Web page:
What is mephedrone and what are its effects?


What is mephedrone and what are its effects?

Mephedrone is a synthetic stimulant, a psychoactive drug that temporarily enhances mental function, physical function, or both.

It is also called 4-methylmethcathinone (4-MMC), or 4-methylephedrone.

It should not be confused with methadone, which is a totally different substance.

Street names for mephedrone include meph, MCAT, bubbles, and drone. Street names include miaow, meow-meow, white magic and M-smack.

Mephedrone is considered a recreational drug. This means that people use it occasionally for enjoyment, without having a medical justification for its psychoactive effects.

What kind of a drug is mephedrone?

Mephedrone is an illegal recreational drug.

Mephedrone is a psychoactive drug. Psychoactive drugs produce distinctive emotional and social effects. The effects of mephedrone are similar to those of Ecstasy (MDMA). It is an amphetamine and a cathinone.

A study published in the British Journal of Pharmacology suggests that mephedrone use involves similar effects and hazards to MDMA, but that the negative effects are potentially more severe.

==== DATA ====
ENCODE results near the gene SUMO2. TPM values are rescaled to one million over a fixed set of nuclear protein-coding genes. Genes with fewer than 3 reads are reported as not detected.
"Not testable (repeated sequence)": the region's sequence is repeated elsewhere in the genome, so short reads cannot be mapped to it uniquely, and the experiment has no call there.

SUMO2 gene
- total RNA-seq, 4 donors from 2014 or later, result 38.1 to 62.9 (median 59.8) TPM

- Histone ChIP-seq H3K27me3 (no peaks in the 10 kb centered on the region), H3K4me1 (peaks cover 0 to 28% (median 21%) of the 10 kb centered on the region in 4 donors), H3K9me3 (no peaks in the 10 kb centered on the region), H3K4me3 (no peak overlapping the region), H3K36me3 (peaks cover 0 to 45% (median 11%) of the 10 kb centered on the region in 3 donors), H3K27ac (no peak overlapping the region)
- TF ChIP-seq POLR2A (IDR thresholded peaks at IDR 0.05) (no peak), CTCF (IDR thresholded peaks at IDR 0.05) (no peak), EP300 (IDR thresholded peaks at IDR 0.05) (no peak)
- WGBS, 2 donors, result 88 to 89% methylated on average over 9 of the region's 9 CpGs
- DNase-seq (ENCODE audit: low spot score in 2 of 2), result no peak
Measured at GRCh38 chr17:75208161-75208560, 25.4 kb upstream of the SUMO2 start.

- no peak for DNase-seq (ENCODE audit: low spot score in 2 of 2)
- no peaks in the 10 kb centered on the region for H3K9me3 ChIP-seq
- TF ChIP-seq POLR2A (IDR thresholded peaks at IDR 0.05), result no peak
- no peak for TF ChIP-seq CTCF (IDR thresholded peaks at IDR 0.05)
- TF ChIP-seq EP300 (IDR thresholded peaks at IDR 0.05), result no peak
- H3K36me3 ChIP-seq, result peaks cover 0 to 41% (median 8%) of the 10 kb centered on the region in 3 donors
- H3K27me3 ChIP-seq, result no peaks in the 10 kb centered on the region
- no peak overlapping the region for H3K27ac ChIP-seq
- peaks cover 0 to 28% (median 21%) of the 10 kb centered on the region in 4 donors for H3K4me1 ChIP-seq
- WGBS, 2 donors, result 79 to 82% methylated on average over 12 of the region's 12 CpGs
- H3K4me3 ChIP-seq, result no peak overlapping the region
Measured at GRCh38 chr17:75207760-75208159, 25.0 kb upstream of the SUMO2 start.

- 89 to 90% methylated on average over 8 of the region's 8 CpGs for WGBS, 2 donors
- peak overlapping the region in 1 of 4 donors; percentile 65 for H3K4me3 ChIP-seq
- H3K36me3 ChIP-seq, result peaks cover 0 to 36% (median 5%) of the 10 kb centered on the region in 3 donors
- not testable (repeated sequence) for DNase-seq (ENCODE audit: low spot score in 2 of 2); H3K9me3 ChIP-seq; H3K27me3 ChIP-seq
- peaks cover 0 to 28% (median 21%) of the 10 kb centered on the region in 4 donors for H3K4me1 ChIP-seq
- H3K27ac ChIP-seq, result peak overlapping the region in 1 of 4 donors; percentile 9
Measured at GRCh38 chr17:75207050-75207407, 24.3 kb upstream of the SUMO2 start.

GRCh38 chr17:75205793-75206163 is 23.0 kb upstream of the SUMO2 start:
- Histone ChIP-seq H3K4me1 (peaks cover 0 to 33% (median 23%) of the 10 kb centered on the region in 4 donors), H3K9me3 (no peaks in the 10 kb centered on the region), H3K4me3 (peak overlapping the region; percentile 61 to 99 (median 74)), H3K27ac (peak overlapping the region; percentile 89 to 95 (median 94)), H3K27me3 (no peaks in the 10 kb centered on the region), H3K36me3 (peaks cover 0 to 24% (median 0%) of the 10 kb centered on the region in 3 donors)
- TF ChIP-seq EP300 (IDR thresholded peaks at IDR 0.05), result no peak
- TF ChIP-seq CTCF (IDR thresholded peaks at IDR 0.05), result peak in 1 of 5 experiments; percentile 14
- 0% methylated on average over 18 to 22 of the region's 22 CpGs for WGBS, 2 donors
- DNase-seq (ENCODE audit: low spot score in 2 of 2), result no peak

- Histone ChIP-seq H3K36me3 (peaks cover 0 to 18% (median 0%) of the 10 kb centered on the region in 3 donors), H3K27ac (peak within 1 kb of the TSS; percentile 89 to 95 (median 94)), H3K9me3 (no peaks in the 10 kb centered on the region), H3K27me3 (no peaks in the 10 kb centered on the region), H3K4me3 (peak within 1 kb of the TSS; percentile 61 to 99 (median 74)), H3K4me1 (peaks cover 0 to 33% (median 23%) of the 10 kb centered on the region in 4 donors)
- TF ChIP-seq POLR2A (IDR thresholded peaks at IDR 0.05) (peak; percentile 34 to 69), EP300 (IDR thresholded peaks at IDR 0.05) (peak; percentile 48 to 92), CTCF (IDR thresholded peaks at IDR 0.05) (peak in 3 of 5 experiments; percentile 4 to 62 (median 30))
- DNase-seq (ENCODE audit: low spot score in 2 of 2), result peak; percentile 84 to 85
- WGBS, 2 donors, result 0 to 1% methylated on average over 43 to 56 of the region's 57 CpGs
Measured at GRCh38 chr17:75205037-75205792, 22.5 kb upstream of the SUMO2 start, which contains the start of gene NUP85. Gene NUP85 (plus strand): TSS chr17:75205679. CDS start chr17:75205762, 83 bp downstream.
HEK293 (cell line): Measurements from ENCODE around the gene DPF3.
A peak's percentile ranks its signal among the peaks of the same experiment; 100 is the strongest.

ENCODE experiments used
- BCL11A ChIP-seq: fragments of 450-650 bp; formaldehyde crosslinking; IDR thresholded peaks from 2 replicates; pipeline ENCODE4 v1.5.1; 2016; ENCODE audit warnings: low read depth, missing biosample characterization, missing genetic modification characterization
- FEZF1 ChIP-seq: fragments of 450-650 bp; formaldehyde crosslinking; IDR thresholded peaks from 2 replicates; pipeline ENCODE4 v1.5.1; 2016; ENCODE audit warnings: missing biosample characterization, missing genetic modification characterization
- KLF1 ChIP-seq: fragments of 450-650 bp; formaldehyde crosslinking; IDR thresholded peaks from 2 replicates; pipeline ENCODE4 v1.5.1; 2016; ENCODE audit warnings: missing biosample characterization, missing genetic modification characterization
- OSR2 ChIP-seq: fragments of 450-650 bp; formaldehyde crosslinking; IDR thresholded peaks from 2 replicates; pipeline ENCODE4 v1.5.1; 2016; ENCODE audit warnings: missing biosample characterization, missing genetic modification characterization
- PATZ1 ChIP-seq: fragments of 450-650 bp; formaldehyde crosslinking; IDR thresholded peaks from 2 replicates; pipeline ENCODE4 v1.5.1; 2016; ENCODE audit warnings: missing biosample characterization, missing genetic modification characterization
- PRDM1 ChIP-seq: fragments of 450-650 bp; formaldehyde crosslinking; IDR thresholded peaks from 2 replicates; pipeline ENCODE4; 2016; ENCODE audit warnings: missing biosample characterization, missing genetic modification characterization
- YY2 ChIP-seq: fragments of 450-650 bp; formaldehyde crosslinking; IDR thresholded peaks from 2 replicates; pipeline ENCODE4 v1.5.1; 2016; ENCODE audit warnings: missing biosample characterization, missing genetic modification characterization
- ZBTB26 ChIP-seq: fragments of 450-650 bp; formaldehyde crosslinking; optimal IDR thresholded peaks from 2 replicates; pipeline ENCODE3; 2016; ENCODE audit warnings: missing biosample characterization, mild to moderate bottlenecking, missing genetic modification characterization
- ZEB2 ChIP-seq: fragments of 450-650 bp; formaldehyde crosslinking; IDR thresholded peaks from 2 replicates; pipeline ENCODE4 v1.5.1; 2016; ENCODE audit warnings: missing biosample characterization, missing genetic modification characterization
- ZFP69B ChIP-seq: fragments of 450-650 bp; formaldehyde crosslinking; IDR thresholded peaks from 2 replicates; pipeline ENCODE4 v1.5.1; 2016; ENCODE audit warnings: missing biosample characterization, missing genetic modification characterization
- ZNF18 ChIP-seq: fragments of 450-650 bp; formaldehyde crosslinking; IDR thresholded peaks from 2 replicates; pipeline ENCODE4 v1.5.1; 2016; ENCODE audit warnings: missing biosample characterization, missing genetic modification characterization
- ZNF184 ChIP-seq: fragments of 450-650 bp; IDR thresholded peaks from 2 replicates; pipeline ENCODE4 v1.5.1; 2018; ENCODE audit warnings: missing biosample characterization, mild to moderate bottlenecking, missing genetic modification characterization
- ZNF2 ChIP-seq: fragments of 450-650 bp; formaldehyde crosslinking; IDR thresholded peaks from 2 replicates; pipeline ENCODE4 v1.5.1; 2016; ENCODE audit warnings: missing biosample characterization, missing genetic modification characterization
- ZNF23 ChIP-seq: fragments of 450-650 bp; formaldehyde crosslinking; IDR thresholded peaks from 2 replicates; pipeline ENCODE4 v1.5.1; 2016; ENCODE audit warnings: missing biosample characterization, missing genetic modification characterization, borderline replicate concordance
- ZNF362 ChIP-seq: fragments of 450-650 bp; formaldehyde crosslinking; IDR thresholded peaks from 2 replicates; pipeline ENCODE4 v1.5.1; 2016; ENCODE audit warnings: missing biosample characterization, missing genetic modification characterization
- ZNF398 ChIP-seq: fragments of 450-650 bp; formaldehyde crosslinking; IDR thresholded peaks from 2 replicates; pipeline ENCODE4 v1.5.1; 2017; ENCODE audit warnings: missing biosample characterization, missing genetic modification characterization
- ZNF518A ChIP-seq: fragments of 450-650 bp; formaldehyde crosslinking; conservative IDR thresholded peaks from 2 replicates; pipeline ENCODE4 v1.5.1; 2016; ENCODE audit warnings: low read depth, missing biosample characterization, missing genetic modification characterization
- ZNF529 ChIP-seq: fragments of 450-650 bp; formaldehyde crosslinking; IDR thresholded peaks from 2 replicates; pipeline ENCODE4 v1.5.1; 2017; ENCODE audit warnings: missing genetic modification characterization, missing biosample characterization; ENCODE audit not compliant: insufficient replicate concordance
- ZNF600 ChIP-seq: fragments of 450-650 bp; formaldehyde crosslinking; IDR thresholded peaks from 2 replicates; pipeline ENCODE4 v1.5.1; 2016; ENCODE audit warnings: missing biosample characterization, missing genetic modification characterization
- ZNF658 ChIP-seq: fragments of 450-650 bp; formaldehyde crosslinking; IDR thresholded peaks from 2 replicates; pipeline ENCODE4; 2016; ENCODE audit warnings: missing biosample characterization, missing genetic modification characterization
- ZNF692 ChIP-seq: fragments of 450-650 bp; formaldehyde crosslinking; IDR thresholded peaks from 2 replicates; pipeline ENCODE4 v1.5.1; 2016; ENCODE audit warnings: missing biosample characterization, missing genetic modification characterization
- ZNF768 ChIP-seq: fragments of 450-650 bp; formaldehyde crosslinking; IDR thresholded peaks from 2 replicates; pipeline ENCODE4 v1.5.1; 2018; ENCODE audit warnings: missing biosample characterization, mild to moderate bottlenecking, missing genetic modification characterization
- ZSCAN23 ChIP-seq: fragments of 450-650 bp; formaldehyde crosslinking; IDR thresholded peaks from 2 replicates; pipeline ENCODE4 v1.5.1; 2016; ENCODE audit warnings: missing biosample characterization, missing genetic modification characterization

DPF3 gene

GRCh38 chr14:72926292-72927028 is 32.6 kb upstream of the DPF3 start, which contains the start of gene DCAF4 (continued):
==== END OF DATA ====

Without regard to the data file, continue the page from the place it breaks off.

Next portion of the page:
According to the Lucida website, "People who treat mephedrone as an MDMA substitute subject themselves to serious potential negative consequences," including intense withdrawal symptoms and a higher chance of physical dependence.

An amphetamine is a drug that stimulates the central nervous system (CNS). It can be physically and psychologically addictive if it is used too much.

Cathinone is a naturally occurring stimulant found in the Khat plant of East Africa. Its structure and effects are similar to those of ephedrine and amphetamine.

Public health officials are concerned about synthetic cathinones and other types of "new psychoactive substances" (NPS).

An NPS is an unregulated substance that mimics existing drugs. They often have altered chemical structures, because this helps them to avoid becoming illegal.

They are sometimes called "legal highs" because the change in chemical means they are no longer illegal. Some countries have adapted their drug laws to moved to make such drugs illegal, regardless of their exact chemical content.

Mephedrone is an artificial substance that is based on the cathinone compounds found in the Khat plant. Users may swallow, snort, or inject mephedrone.